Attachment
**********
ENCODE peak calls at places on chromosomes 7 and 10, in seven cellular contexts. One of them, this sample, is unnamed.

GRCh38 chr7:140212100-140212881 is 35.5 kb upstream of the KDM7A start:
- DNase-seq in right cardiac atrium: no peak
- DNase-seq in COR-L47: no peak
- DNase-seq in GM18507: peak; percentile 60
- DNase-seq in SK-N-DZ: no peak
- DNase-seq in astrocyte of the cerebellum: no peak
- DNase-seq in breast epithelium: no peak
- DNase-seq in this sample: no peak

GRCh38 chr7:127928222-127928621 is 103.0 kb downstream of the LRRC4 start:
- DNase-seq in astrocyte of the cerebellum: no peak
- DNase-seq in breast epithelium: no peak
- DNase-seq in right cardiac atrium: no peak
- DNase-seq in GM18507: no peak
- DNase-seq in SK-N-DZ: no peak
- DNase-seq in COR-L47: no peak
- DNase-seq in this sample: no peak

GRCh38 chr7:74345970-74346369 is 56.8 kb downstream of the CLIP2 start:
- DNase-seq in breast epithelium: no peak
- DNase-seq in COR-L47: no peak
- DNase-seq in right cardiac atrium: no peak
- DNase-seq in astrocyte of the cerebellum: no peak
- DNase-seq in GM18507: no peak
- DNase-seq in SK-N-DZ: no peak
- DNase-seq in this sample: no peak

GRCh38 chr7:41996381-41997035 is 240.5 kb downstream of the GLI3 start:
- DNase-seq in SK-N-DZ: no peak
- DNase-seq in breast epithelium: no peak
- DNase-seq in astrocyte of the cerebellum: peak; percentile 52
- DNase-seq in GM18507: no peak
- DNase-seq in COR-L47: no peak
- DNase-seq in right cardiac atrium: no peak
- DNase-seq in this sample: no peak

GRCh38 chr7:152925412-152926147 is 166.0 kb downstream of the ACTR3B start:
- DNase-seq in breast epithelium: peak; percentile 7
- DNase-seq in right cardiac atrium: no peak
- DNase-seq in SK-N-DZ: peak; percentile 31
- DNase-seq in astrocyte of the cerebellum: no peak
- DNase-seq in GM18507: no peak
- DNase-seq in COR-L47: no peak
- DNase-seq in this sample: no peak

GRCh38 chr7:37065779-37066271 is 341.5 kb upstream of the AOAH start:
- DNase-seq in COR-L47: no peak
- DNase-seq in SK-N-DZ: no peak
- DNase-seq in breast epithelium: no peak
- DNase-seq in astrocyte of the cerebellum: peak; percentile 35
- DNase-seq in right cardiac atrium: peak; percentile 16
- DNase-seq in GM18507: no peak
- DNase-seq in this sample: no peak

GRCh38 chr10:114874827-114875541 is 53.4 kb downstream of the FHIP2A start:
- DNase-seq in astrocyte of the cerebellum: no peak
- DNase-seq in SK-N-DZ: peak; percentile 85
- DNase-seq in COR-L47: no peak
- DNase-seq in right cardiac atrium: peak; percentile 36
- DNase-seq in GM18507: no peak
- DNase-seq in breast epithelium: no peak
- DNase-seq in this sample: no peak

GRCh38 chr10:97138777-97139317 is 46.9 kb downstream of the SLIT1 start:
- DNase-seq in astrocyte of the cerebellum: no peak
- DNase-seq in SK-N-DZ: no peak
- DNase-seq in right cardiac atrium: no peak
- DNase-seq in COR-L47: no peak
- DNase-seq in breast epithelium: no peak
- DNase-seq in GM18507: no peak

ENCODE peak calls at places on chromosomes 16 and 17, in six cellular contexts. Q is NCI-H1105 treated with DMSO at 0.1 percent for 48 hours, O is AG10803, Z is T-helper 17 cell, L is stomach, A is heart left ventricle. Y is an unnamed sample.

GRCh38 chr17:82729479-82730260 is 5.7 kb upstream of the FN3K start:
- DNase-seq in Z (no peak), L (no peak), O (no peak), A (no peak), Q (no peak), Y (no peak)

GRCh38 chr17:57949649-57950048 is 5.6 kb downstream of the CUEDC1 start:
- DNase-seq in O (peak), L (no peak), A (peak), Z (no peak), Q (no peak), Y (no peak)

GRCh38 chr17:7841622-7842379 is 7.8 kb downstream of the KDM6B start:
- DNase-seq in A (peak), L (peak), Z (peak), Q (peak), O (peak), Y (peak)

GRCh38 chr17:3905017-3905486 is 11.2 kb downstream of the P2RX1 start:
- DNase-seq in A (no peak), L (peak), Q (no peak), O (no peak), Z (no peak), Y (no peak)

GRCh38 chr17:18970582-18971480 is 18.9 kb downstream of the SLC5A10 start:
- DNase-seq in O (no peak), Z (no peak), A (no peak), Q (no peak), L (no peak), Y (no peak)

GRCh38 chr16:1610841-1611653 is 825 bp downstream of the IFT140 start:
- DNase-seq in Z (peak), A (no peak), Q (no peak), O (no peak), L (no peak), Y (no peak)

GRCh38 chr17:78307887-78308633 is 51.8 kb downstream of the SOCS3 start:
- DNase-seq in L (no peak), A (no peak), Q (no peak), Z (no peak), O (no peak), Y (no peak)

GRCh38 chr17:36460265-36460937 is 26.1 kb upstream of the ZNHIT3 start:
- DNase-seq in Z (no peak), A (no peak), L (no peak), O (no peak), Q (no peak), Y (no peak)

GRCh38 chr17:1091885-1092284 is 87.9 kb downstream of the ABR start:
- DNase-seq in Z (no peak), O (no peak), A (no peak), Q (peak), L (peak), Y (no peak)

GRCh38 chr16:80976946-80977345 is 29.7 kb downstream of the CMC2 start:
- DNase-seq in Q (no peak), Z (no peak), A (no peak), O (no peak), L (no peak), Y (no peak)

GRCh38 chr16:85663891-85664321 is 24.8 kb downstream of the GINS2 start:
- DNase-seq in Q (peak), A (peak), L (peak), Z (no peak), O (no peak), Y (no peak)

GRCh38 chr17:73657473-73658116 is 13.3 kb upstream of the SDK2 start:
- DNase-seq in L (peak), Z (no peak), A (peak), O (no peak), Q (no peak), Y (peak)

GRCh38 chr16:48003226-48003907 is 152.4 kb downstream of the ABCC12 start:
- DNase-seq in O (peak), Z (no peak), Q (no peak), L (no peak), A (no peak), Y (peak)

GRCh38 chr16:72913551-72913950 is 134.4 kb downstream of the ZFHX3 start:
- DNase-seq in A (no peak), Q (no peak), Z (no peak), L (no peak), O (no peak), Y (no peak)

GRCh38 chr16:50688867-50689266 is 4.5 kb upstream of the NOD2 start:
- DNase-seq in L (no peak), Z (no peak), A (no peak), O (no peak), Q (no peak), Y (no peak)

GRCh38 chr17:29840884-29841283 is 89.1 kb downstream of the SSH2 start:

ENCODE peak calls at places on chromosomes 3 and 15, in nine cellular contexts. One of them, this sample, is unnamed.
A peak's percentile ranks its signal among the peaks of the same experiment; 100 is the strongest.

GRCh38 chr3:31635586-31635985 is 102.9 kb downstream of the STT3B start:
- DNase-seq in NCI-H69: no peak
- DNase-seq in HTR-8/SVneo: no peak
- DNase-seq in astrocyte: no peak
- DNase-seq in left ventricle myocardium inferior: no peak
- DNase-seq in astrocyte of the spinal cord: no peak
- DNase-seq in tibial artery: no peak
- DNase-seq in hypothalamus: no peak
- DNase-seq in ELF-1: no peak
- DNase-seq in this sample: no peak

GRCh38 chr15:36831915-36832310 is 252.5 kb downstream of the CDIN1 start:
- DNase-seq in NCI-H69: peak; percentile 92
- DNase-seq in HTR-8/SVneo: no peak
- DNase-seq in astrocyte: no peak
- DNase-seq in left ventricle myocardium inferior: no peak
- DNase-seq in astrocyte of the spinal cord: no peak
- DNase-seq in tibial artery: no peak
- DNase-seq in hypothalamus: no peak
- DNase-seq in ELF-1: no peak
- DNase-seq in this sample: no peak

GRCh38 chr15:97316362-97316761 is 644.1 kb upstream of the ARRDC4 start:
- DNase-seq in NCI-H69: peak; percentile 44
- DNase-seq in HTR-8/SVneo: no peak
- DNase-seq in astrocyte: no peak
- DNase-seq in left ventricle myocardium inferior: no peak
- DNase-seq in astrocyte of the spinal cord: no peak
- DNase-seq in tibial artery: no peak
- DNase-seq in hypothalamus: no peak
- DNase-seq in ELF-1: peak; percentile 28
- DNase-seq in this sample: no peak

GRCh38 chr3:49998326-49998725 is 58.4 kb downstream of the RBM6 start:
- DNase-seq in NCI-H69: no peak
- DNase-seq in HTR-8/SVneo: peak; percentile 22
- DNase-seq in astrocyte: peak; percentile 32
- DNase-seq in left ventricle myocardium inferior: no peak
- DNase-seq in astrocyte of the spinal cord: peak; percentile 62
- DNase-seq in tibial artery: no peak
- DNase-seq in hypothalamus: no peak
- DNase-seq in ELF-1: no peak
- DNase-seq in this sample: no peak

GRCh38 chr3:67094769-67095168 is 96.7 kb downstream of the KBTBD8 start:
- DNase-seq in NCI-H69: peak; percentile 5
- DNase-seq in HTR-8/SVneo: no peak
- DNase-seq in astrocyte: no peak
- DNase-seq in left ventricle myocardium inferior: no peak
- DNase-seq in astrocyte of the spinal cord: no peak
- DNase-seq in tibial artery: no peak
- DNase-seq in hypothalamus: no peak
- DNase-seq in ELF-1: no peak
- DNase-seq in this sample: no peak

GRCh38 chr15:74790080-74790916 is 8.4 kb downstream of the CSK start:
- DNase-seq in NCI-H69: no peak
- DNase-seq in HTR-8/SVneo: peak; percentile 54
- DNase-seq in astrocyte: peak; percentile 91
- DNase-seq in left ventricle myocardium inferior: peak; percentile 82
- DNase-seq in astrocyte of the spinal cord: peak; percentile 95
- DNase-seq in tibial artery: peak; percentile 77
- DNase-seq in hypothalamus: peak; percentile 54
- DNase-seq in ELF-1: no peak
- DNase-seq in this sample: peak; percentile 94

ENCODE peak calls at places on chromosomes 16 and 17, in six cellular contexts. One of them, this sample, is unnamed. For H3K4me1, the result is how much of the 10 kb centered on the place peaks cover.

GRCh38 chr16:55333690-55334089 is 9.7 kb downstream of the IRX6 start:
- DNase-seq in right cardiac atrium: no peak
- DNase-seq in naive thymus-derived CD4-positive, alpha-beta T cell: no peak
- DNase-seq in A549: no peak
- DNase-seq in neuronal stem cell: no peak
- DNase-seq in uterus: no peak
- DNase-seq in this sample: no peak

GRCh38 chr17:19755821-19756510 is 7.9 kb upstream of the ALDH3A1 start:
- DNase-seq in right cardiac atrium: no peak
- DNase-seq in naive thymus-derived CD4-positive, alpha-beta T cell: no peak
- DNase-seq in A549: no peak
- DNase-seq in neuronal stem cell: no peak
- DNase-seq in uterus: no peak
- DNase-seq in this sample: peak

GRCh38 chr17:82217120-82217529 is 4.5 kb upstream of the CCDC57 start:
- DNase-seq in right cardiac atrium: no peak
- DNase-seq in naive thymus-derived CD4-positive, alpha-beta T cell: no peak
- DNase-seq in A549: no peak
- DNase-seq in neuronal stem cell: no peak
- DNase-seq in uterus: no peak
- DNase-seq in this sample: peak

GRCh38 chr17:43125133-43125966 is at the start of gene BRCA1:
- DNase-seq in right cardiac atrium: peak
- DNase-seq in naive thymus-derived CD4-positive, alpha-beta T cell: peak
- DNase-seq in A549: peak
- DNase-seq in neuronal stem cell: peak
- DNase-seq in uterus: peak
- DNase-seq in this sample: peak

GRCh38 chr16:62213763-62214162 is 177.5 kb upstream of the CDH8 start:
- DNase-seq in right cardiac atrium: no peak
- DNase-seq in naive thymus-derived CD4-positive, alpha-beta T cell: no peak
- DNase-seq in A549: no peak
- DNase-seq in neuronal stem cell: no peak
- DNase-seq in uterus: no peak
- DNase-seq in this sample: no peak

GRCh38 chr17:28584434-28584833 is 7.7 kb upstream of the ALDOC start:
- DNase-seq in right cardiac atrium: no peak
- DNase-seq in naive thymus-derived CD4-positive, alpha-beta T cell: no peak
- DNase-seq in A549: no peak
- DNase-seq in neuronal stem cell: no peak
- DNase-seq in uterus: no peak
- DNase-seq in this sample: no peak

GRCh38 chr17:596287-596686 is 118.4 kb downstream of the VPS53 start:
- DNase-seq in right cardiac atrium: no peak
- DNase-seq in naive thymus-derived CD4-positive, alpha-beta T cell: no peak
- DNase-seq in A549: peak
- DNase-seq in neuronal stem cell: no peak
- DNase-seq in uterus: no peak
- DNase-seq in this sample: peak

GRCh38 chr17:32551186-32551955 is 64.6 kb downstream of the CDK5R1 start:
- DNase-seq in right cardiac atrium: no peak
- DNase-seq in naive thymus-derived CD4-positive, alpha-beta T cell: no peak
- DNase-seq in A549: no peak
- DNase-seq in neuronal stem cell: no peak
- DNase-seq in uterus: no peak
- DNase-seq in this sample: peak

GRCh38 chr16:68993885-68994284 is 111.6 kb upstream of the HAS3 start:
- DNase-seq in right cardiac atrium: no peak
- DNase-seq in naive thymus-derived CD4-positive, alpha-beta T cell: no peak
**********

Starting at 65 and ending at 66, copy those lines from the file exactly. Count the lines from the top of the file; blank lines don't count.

ENCODE peak calls at places on chromosomes 16 and 17, in six cellular contexts. Q is NCI-H1105 treated with DMSO at 0.1 percent for 48 hours, O is AG10803, Z is T-helper 17 cell, L is stomach, A is heart left ventricle. Y is an unnamed sample.

GRCh38 chr17:82729479-82730260 is 5.7 kb upstream of the FN3K start: